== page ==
Supervenience Argument

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If a physical event p has a cause c occurring at a time t, then p has a physical cause p’ such that 1) p occurs at t and 2) p is a supervenience base of c.

This principle could be given a justification similar to the one we gave Closure-Overdetermination: it could be argued that if the principle is not true, absurdly pervasive overdetermination will follow (unless mental events happen to be identical to physical events—a possibility we will consider later). For lack of space, we leave working out the exact justification for Closure-Supervenience, as well as how Kim’s second argument could be completed using it, as an exercise for the reader.

17 Again, this dichotomy may not be exhaustive, but the argument goes through no matter what kind of property we consider in place of M.

18 Again, if F is an n-place relation, x is an ordered n-tuple of objects.

19 Namely, the property that Kim calls the event's “constitutive” property (as explained in section 7 below).

20 Perhaps more accurately, the conjunction of token physicalism with Irreducibility, which is stronger than the denial of type physicalism. The falsity of type physicalism would only require the existence of one property that is not a physical property.

21 As Fancesco Orilia also notes in his contribution to this volume (section 6). He also points out that Kim (1996, 60) explicitly recognizes this implication of his account of events.

22 There are others that appeal to the idea of “realisation” or “constitution”, and that are compatible with a fine-grained conception of events. Cf. Boyd (1980, 82-87; 101-103), Cummins (1983, 22-23); Papineau (1993, ch. 1).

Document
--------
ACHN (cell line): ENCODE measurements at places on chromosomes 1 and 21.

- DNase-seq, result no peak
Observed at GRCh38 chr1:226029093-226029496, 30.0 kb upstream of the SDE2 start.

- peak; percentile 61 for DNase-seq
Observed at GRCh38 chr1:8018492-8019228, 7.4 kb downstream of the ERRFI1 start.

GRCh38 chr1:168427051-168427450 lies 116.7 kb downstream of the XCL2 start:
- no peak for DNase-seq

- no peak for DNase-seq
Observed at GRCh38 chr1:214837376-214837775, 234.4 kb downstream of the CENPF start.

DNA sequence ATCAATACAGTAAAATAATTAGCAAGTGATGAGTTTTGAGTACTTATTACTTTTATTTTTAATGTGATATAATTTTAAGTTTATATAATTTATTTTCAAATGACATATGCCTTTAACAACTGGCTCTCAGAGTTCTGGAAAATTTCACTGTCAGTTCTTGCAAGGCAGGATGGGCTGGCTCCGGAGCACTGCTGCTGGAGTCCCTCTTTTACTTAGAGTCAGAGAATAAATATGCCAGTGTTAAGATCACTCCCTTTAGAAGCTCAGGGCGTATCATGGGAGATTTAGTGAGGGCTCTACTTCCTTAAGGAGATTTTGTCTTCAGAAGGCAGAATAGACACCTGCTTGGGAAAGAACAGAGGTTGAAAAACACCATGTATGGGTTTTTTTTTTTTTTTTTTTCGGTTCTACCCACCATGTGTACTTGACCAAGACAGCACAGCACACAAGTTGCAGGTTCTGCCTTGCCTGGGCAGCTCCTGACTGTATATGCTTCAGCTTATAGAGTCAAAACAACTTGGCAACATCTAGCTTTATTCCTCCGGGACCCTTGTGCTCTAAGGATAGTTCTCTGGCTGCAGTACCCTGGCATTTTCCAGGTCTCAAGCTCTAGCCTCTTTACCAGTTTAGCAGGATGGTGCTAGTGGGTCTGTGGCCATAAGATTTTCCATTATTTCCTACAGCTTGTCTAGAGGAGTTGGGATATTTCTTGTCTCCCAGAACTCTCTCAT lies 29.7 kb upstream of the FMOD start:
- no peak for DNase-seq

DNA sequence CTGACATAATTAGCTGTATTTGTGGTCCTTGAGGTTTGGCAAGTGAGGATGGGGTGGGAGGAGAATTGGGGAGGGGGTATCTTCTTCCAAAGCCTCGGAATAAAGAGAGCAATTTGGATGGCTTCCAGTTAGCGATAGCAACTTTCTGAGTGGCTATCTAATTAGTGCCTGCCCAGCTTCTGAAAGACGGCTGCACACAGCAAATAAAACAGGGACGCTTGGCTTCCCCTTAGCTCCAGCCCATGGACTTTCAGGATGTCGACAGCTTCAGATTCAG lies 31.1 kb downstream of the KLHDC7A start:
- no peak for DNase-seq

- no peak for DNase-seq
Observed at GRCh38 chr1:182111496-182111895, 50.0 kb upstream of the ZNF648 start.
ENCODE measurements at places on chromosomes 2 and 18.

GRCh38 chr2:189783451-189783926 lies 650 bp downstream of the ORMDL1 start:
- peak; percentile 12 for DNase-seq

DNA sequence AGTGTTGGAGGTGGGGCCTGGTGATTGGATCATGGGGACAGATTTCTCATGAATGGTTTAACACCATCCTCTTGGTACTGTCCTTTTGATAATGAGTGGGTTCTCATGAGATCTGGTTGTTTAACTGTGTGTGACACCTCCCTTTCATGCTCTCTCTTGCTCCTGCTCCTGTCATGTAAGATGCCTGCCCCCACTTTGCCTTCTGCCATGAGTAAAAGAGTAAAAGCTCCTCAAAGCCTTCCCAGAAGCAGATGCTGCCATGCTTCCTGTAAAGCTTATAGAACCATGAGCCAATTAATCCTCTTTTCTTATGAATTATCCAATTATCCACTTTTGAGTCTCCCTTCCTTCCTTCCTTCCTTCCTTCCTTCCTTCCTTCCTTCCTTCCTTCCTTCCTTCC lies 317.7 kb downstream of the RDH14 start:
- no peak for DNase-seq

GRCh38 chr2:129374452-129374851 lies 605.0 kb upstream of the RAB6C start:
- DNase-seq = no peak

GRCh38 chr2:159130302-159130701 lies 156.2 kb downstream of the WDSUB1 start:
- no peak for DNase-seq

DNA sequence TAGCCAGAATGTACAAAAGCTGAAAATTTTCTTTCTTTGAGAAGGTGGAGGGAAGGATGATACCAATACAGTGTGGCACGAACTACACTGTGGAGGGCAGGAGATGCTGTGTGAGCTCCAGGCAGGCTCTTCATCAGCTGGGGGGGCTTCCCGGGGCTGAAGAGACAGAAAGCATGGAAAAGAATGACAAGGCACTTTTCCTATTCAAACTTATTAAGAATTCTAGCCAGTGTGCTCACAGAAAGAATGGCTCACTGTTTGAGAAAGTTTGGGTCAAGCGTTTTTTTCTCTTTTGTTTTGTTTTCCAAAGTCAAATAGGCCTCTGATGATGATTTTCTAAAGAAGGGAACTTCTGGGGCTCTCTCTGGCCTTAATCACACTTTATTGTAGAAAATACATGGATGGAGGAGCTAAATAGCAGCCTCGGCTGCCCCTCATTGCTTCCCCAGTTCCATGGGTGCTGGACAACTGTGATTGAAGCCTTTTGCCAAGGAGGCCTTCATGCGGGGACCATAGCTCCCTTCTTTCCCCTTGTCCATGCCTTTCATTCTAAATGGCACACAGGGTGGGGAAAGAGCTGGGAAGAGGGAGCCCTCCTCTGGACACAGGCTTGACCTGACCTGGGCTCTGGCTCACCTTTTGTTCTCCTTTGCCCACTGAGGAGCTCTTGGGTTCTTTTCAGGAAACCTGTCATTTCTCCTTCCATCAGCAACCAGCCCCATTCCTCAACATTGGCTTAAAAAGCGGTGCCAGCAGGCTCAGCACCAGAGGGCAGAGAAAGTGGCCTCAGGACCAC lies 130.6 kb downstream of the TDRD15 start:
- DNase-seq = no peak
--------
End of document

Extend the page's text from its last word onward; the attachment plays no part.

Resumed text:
23 Unsurprisingly, since on his fine-grained conception of events, physicalism must minimally require that mental events, albeit distinct from physical events, somehow “depend on” and be “determined by”, physical events. And “realisationist” versions of nonreductive physicalism obviously imply supervenience, since the realisation relation implies the supervenience relation (as Kim recognizes in his 1998, 23-24).

24 As one would expect under a coarse-grained conception of events.

25 On p. 44 Kim indicates that he would not identify Brutus’s stabbing Caesar with Brutus’s killing Caesar, and on p. 43 he says that “no stabbings are killings and no killings are assassinations”. These are similar enough to our examples.

26 On p. 44 Kim concedes that Brutus’s stabbing Caesar and Brutus’s stabbing Caesar with a knife are the same event and he accordingly denies that the relation x stabs y with a knife is a constitutive property of the event denoted by “Brutus’s stabbing Caesar with a knife”, though it clearly is a property of the pair Brutus, Caesar.

27 Kim intends his “existence condition” schema to be understood with the restriction that only predicates that ascribe constitutive properties may be substituted for “P” (Kim 1976, 34-37). Our own attitude about what events exist is liberal: we do not think our existence schema “The event in which x has P at t exists iff x has P at t” (section 2) is in need of restricting. Events in which properties of every kind are instantiated are required for the semantic analysis of natural language. Only some events can enter into the causal relation—only the metaphysically contingent ones, we suppose, viz. events e such that it is metaphysically possible both for e to have occurred and for e to not have occurred. For discussions of causation, our existence schema could be restricted so that only predicates that ascribe contingent properties (properties such that possession of them is a metaphysically contingent matter) may be substituted for “P”, and the semanticist’s events could be called something other than “events” (“schmevents”, for example), but this is a question of word choice, not substance. Such a restriction is intelligible inasmuch as the notion of metaphysical possibility is, and, it seems to us, it would correctly disqualify as events those schmevents that cannot enter into the causal relation.

Note that the question whether to restrict the schema

(E1) The event in which x has P at t exists iff x has P at t,
which we used in section 2, is different from that of whether to restrict the schema
(E2) [x, P, t] exists iff x has P at t,